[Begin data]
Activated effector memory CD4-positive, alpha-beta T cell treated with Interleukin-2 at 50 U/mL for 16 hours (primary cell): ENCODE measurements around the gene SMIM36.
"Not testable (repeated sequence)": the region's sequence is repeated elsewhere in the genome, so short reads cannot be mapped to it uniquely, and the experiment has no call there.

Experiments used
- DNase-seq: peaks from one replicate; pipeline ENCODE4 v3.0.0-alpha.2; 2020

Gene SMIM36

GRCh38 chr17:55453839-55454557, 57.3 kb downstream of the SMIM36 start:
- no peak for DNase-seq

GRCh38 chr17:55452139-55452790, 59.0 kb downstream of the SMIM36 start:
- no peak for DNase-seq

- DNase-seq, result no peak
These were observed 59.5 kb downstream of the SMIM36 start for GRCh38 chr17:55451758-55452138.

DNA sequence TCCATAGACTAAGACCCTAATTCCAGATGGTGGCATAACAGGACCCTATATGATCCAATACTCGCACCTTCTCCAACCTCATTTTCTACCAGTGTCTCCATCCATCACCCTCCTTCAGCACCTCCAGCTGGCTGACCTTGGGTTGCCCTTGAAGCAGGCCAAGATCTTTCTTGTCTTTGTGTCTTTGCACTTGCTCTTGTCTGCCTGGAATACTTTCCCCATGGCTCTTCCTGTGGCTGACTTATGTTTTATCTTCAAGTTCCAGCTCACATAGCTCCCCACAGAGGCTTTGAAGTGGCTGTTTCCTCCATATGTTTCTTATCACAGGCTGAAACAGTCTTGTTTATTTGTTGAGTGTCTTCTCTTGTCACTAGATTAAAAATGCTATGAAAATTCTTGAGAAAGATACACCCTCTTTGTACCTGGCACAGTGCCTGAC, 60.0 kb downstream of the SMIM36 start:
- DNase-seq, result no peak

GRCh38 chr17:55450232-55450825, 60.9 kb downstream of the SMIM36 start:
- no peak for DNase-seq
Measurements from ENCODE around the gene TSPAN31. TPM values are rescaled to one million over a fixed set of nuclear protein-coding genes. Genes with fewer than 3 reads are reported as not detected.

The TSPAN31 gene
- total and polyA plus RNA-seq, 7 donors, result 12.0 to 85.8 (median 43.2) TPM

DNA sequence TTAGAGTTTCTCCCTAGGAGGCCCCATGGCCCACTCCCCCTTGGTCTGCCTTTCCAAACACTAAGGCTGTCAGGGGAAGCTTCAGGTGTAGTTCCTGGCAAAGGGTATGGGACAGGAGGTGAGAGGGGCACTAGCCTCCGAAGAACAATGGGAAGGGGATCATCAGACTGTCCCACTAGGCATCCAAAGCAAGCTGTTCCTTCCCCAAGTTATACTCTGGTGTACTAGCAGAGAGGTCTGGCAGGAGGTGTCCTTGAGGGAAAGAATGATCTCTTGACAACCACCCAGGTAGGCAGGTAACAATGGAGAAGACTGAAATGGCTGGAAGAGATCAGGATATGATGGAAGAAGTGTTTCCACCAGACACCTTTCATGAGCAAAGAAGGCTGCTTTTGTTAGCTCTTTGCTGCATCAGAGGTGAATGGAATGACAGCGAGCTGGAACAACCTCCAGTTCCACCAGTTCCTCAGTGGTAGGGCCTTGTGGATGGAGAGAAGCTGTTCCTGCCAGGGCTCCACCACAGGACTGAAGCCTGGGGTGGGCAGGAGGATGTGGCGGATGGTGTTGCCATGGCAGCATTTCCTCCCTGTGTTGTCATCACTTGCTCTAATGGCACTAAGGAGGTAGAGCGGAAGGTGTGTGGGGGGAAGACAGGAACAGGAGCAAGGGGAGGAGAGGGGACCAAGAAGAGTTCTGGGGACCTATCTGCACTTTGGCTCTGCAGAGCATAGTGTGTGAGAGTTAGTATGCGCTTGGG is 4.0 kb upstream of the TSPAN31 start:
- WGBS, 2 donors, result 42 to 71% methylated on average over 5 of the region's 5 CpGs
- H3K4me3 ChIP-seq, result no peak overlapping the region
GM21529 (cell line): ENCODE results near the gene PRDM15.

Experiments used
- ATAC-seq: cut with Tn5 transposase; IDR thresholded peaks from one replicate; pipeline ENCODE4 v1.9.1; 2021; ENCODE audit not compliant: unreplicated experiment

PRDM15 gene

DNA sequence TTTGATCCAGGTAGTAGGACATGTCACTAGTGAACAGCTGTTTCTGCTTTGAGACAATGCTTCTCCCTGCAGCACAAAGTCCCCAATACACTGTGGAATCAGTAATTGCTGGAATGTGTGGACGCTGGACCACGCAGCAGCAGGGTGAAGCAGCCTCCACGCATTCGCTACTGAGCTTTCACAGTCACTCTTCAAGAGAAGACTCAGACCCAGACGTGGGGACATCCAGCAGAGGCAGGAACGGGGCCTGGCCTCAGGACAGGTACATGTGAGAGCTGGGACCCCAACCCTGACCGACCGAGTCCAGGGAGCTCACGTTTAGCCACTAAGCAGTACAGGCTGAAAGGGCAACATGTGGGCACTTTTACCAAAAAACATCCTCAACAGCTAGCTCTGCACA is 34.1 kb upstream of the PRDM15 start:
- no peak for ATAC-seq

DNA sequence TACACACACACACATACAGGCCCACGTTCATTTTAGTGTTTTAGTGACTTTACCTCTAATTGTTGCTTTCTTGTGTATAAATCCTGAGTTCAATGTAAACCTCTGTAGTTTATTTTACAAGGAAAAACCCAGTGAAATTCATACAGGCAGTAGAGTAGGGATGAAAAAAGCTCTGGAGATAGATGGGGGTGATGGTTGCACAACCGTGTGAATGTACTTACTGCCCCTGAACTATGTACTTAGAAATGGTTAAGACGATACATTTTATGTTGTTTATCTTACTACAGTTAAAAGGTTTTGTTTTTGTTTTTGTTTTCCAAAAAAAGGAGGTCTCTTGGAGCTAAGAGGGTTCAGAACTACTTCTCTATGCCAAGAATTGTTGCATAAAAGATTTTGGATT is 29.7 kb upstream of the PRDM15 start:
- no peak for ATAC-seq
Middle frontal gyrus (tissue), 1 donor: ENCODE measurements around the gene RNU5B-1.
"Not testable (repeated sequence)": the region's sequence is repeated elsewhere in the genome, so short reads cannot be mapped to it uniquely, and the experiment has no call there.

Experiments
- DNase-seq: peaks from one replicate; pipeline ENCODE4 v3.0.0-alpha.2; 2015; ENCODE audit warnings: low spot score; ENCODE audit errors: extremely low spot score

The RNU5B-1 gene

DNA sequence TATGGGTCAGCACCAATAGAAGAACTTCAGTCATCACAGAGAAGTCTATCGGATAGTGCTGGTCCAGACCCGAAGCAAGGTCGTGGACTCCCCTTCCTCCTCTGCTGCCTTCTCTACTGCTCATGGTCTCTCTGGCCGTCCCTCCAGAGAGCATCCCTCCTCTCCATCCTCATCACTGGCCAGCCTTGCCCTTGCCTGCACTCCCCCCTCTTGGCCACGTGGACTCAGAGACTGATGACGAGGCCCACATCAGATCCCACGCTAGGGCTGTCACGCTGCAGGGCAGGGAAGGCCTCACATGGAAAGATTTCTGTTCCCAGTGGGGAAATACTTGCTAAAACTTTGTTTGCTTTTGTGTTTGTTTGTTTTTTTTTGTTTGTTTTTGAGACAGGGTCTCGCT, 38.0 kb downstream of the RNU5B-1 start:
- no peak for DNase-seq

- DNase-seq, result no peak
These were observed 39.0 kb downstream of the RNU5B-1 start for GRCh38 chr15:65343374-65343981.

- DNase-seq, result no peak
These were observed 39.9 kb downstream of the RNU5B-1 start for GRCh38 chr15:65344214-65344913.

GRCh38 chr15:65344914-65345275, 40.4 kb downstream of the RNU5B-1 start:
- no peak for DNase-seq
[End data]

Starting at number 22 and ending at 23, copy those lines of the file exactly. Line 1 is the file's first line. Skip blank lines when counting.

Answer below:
GM21529 (cell line): ENCODE results near the gene PRDM15.

Experiments used